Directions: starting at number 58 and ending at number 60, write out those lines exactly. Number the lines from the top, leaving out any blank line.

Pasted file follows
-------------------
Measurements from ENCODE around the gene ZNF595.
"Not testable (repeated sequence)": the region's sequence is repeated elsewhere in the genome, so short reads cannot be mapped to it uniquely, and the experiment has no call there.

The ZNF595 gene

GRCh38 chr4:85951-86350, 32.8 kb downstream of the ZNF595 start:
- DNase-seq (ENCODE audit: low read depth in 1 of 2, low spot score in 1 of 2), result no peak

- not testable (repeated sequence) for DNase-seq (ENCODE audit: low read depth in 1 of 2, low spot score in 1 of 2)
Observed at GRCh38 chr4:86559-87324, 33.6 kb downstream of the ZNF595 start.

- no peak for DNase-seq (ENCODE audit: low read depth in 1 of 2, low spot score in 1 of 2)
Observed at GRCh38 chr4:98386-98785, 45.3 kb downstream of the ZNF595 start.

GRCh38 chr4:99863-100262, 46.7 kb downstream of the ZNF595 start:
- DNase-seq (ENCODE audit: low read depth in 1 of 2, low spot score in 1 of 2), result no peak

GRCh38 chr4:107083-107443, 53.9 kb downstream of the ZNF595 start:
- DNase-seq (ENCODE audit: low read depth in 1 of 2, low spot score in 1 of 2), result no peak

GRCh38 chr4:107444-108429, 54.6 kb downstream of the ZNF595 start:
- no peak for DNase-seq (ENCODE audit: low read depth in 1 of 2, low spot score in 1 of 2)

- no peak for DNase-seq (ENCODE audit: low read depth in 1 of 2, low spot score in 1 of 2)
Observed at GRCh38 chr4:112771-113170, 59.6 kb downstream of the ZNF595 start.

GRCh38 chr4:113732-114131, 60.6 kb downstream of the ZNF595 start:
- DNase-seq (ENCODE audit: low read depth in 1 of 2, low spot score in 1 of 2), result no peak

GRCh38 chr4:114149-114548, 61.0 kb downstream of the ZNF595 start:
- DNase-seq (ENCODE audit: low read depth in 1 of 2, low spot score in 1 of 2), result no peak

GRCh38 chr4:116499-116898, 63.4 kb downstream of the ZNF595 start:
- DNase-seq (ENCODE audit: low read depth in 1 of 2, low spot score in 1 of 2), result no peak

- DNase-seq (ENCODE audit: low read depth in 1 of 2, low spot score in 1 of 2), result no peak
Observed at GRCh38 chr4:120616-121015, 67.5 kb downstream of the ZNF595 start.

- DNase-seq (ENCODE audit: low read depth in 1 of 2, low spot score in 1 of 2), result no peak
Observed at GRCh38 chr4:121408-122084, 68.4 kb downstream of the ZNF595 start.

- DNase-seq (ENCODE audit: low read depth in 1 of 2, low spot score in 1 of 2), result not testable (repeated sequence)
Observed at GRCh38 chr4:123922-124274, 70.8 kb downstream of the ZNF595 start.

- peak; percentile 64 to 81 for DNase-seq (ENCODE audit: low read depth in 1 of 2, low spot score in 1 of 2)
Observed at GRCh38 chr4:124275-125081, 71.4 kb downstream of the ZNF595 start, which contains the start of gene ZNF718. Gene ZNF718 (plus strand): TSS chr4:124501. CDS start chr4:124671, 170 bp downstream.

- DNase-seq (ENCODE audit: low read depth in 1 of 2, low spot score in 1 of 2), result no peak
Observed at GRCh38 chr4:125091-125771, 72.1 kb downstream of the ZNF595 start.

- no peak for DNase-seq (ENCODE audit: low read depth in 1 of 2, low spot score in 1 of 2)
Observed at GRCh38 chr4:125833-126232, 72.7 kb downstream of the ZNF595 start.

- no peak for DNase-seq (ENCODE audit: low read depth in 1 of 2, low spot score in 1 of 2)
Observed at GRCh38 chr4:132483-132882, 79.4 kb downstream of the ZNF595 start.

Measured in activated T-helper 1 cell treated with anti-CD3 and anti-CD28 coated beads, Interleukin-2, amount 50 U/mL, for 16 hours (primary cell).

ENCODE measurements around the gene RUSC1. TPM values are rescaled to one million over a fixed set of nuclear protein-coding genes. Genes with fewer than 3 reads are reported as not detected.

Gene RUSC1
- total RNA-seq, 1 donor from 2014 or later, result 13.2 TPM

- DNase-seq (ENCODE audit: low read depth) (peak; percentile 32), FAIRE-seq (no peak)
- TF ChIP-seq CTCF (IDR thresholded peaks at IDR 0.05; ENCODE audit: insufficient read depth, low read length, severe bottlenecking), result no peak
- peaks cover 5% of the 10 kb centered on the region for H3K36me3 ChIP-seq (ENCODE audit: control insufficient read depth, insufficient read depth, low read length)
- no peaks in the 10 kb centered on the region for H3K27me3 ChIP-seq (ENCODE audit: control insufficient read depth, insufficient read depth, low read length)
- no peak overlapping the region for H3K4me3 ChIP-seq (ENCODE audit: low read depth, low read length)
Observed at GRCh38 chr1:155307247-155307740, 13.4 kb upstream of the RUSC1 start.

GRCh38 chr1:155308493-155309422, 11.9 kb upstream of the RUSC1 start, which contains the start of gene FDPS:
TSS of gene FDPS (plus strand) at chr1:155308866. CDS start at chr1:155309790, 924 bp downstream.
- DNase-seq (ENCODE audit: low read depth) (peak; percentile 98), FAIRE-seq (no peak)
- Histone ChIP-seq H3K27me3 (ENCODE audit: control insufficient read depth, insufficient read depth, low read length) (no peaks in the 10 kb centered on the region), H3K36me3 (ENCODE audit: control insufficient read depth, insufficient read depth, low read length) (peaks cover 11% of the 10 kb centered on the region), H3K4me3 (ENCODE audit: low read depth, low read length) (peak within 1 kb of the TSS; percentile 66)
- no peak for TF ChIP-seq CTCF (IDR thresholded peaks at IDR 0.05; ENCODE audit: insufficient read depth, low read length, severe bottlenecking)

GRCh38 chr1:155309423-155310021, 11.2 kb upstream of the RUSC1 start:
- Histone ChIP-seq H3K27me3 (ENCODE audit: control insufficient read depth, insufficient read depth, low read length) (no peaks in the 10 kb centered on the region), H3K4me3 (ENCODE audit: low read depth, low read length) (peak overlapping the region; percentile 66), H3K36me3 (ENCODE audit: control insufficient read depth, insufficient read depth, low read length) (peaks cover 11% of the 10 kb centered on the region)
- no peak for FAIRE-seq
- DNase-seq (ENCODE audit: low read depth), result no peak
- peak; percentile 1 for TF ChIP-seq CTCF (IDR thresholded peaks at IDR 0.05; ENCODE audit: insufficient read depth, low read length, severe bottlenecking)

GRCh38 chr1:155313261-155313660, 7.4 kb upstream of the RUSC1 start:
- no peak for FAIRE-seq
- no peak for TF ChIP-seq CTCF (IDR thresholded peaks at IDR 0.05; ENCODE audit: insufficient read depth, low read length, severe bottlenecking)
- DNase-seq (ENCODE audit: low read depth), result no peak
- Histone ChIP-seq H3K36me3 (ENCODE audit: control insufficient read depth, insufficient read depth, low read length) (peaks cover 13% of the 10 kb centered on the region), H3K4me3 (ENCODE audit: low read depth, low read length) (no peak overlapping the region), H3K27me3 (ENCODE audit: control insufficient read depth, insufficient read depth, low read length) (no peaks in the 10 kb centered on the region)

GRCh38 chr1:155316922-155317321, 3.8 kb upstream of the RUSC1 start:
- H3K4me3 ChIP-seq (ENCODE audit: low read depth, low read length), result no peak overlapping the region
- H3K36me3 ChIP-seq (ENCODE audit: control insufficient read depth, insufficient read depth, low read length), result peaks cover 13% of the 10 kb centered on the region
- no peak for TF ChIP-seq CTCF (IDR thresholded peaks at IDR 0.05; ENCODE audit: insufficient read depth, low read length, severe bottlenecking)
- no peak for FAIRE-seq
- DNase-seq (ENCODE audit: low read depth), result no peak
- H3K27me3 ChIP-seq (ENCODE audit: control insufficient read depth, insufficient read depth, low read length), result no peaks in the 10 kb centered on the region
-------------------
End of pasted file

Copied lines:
GRCh38 chr1:155313261-155313660, 7.4 kb upstream of the RUSC1 start:
- no peak for FAIRE-seq
- no peak for TF ChIP-seq CTCF (IDR thresholded peaks at IDR 0.05; ENCODE audit: insufficient read depth, low read length, severe bottlenecking)